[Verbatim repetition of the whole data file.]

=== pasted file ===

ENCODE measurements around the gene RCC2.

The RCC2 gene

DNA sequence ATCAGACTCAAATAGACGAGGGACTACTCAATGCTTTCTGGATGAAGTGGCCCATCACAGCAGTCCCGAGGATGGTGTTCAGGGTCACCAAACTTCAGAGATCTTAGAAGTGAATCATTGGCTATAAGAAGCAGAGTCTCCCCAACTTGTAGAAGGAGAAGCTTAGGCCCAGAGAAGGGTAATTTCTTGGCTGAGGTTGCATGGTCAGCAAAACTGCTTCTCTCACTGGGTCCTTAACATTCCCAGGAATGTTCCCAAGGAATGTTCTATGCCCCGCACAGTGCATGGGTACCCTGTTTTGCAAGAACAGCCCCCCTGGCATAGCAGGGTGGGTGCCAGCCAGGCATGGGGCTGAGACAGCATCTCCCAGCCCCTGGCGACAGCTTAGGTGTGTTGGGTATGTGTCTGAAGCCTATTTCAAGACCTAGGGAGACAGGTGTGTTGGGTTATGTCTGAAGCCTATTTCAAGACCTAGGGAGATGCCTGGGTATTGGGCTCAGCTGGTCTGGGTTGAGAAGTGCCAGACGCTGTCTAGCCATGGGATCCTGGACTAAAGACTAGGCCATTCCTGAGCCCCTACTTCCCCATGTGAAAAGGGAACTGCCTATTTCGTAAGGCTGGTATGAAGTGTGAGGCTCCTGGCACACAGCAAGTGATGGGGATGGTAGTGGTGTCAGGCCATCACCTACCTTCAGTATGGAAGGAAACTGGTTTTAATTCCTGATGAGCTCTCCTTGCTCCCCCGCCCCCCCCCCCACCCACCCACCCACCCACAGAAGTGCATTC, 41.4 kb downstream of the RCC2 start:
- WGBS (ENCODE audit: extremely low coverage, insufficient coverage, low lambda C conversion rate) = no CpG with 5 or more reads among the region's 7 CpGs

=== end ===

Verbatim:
ENCODE measurements around the gene RCC2.

The RCC2 gene

DNA sequence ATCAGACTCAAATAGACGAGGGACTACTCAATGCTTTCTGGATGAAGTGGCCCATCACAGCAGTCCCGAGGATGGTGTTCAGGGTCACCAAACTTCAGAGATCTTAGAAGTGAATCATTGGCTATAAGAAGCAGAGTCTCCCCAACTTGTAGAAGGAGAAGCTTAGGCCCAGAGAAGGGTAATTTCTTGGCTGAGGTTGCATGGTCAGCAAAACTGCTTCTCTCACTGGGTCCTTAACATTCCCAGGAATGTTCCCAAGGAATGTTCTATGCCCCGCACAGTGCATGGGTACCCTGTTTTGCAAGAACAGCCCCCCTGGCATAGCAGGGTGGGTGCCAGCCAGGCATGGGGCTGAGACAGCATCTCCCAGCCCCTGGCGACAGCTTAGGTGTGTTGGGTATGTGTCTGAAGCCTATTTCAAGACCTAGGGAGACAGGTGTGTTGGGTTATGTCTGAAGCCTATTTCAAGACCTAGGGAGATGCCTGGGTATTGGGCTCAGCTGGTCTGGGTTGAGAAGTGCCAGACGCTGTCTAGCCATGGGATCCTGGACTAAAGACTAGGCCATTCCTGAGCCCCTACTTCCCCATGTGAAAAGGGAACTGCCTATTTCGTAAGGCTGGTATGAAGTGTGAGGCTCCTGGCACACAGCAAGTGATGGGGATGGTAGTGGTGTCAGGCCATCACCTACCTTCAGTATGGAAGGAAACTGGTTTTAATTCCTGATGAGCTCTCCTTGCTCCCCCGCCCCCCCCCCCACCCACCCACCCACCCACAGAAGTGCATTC, 41.4 kb downstream of the RCC2 start:
- WGBS (ENCODE audit: extremely low coverage, insufficient coverage, low lambda C conversion rate) = no CpG with 5 or more reads among the region's 7 CpGs